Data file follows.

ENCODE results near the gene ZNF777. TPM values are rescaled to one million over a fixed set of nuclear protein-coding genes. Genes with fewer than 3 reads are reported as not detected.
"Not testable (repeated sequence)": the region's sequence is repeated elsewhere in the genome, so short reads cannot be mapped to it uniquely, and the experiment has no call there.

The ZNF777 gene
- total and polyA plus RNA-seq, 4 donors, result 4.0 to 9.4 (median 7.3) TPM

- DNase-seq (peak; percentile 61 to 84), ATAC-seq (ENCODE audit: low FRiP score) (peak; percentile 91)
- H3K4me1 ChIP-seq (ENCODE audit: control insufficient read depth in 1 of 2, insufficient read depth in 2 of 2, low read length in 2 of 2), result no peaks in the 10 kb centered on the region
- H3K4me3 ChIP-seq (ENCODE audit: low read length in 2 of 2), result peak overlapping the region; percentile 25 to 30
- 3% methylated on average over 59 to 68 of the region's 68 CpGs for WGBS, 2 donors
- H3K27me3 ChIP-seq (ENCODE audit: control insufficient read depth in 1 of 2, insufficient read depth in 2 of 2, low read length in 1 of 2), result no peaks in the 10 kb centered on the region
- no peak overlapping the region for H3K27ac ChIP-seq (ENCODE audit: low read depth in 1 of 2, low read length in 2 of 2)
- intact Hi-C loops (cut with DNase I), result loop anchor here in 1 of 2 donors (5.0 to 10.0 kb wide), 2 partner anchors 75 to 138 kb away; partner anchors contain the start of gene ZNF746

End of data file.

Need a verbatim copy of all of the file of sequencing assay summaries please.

ENCODE results near the gene ZNF777. TPM values are rescaled to one million over a fixed set of nuclear protein-coding genes. Genes with fewer than 3 reads are reported as not detected.
"Not testable (repeated sequence)": the region's sequence is repeated elsewhere in the genome, so short reads cannot be mapped to it uniquely, and the experiment has no call there.

The ZNF777 gene
- total and polyA plus RNA-seq, 4 donors, result 4.0 to 9.4 (median 7.3) TPM

- DNase-seq (peak; percentile 61 to 84), ATAC-seq (ENCODE audit: low FRiP score) (peak; percentile 91)
- H3K4me1 ChIP-seq (ENCODE audit: control insufficient read depth in 1 of 2, insufficient read depth in 2 of 2, low read length in 2 of 2), result no peaks in the 10 kb centered on the region
- H3K4me3 ChIP-seq (ENCODE audit: low read length in 2 of 2), result peak overlapping the region; percentile 25 to 30
- 3% methylated on average over 59 to 68 of the region's 68 CpGs for WGBS, 2 donors
- H3K27me3 ChIP-seq (ENCODE audit: control insufficient read depth in 1 of 2, insufficient read depth in 2 of 2, low read length in 1 of 2), result no peaks in the 10 kb centered on the region
- no peak overlapping the region for H3K27ac ChIP-seq (ENCODE audit: low read depth in 1 of 2, low read length in 2 of 2)
- intact Hi-C loops (cut with DNase I), result loop anchor here in 1 of 2 donors (5.0 to 10.0 kb wide), 2 partner anchors 75 to 138 kb away; partner anchors contain the start of gene ZNF746